YOKOHAMA -  Asian Development Bank (ADB) President Takehito Nakao has said that the bank would continue to strengthen the regional economic cooperation initiatives and coordinate closely with other existing and emerging regional cooperation platforms.

While addressing a closing press conference here at the conclusion of Annual Meeting of ADB Board of Governors, he said, "We will continue to facilitate South-South cooperation that supports knowledge transfer and expertise among developing member countries." While progress in Asia has been impressive, the battle against poverty is not over yet as reminded by the participants, he added. "Reducing poverty will remain our major focus," he added.

He said ADB will continue to prioritise the needs of the poorest and the most fragile countries, including small island countries in the Pacific. Growing inequalities are a major concern for many countries, he added. "We will enhance our support for addressing inequality across groups and regions. Strengthening financial inclusion and supporting inclusive business will be integral components of our approach to deepen inclusiveness," he commented.

In response to a question, he said the ADB will continue to play a key role in mobilising the vast resources needed for infrastructure development in the region. According to a recent ADB study, Asia will need $1.7 trillion per year in infrastructure investments through 2030. He said, "We will scale up to help meet this large infrastructure deficit, increasingly use high-level technology in infrastructure, vigorously pursue our commitment to climate finance, and actively promote public-private partnerships."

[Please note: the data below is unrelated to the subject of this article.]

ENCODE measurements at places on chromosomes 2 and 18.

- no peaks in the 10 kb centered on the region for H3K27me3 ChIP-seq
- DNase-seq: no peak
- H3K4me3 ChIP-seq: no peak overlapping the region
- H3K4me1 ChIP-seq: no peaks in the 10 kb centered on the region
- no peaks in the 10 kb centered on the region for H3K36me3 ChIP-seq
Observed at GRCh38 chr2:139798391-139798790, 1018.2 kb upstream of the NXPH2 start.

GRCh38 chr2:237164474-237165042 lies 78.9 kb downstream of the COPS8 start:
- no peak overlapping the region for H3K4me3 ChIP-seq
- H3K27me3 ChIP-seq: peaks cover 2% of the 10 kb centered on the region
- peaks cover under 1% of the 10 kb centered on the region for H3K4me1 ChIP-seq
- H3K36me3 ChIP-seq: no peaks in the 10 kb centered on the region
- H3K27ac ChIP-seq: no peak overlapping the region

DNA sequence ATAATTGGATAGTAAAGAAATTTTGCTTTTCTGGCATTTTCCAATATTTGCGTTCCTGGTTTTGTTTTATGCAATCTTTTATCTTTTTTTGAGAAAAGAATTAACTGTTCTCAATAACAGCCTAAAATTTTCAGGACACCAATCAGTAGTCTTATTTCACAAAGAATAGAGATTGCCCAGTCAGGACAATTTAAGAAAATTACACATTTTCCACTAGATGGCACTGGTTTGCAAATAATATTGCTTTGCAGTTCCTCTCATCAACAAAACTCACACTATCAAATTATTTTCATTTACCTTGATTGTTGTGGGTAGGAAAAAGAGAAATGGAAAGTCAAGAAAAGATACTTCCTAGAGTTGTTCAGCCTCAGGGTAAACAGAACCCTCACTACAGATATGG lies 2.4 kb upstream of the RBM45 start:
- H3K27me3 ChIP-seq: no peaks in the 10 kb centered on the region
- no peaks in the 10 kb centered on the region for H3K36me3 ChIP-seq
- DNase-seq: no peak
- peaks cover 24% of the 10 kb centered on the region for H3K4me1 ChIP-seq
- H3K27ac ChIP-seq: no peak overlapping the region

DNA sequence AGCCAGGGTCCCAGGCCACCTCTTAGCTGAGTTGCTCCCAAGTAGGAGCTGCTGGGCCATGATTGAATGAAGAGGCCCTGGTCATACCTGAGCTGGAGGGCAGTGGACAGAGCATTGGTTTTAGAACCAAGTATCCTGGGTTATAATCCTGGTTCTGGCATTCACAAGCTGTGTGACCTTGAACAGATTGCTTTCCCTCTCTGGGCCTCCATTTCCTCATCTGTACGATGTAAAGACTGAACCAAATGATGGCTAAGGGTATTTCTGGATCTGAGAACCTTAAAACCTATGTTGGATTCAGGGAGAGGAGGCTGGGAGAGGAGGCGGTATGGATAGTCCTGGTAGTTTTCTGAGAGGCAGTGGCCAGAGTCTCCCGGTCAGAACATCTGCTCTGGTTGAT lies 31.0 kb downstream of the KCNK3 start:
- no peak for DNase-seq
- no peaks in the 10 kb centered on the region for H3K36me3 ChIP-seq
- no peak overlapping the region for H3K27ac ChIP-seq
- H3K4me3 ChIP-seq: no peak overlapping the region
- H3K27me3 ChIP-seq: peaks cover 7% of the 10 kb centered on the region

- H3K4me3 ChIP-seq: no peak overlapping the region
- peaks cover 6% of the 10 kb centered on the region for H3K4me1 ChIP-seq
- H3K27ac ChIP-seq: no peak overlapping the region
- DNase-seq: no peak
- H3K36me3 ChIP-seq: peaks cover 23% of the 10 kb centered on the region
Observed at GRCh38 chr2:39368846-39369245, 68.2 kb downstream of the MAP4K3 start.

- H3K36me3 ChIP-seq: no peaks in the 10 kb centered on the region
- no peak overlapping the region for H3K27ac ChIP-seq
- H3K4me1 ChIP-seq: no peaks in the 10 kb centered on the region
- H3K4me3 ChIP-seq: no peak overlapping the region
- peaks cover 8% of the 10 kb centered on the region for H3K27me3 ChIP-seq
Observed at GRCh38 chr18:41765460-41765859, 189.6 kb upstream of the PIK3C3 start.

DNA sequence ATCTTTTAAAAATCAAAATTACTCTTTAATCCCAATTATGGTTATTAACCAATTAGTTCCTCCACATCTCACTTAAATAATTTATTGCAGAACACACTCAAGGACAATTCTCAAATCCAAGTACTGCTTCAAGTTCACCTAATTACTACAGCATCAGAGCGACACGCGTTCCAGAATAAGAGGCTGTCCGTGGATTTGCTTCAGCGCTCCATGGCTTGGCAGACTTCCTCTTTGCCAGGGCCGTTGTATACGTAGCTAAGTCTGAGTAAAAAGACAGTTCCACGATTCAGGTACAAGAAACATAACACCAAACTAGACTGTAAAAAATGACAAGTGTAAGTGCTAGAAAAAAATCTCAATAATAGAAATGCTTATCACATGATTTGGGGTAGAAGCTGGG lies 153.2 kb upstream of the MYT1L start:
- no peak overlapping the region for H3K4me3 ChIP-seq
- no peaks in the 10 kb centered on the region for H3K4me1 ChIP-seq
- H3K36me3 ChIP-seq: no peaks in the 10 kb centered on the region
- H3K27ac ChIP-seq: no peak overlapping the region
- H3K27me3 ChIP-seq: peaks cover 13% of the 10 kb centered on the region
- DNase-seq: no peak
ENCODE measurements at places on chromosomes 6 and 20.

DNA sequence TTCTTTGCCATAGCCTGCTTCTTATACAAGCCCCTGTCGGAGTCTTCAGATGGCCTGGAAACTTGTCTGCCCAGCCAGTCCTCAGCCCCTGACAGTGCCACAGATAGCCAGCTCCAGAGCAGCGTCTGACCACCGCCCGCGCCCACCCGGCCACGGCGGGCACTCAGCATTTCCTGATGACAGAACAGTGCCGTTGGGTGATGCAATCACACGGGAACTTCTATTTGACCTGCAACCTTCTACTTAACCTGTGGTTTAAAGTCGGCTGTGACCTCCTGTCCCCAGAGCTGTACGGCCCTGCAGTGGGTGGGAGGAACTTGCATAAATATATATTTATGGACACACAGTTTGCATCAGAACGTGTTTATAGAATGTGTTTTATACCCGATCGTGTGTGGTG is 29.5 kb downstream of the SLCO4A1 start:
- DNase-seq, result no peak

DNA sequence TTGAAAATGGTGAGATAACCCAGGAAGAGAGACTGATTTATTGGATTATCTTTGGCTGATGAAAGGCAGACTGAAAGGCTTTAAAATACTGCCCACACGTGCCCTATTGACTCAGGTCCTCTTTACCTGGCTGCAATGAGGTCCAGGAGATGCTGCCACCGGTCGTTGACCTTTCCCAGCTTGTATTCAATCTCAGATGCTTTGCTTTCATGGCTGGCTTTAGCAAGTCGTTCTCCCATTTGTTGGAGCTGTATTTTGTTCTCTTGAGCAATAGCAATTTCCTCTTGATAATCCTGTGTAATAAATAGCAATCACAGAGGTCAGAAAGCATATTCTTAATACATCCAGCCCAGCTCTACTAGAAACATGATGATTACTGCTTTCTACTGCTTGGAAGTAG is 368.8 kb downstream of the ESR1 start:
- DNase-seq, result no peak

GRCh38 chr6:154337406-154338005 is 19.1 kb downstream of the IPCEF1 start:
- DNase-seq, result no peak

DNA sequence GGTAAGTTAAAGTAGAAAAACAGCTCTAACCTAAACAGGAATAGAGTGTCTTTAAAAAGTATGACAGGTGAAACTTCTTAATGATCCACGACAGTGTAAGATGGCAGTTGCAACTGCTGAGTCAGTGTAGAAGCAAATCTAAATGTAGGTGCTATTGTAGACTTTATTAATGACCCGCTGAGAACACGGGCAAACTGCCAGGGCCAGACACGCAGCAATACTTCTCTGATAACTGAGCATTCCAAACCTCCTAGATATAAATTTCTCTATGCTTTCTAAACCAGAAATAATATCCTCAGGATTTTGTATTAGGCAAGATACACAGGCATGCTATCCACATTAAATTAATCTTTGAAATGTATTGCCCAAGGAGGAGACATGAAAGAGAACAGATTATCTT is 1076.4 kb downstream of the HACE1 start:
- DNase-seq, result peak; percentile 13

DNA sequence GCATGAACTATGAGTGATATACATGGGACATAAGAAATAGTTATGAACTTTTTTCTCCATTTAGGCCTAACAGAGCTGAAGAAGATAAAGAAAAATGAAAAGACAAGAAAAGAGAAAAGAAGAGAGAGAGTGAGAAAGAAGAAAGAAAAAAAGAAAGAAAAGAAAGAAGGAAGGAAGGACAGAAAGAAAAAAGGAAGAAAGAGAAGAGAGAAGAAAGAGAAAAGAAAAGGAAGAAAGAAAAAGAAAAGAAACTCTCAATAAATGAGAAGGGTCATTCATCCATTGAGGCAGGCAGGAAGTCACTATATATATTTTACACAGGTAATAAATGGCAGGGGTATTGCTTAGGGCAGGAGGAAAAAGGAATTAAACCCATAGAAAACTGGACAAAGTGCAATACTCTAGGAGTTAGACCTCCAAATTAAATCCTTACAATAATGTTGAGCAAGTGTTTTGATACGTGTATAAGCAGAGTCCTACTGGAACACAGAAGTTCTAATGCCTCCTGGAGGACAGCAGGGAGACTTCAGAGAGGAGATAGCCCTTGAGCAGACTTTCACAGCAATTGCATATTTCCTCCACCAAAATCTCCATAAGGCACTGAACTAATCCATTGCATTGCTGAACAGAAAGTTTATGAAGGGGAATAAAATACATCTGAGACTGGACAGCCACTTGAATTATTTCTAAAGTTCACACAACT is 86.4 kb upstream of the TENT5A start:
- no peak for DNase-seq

The governors encouraged ADB to crowd-in larger private sector financing to support the region's development, especially for infrastructure, he said. "We are placing a strong emphasis on public-private partnerships. In our private sector operations, we plan to expand our guarantee operations, equity investments, and co-financing," he added.

“The merger of our Asian Development Fund (ADF) lending operations and Ordinary Capital Resources (OCR) balance sheet allows us to further leverage these resources,” he added. “Our experience in the past 50 years demonstrates that both public and private sector investments by ADB through preparing necessary infrastructure and setting conducive policy environment help crowd-in private sector resources and activities,” he stated.

He said that the bank intended to expand such operations in poorer countries. "We are expanding staff resources for our Private Sector Operations Department to facilitate this scale up," he added. "We are on track towards meeting our ambitious financing target of $6 billion for climate change by 2020. We continue to pay special attention to the challenges facing Pacific island countries, particularly in adaptation," he expressed.

"We are actively supporting our developing member countries' access to concessional resources, including from the Green Climate Fund. We are providing policy advice and capacity building support to our client countries for their nationally determined contributions. We will increase our support to prevent and reduce risks from natural disasters," he observed.

To another query, Nakao said, "we will increase support for universal health coverage, technical and vocational education and training (TVET), and social protection."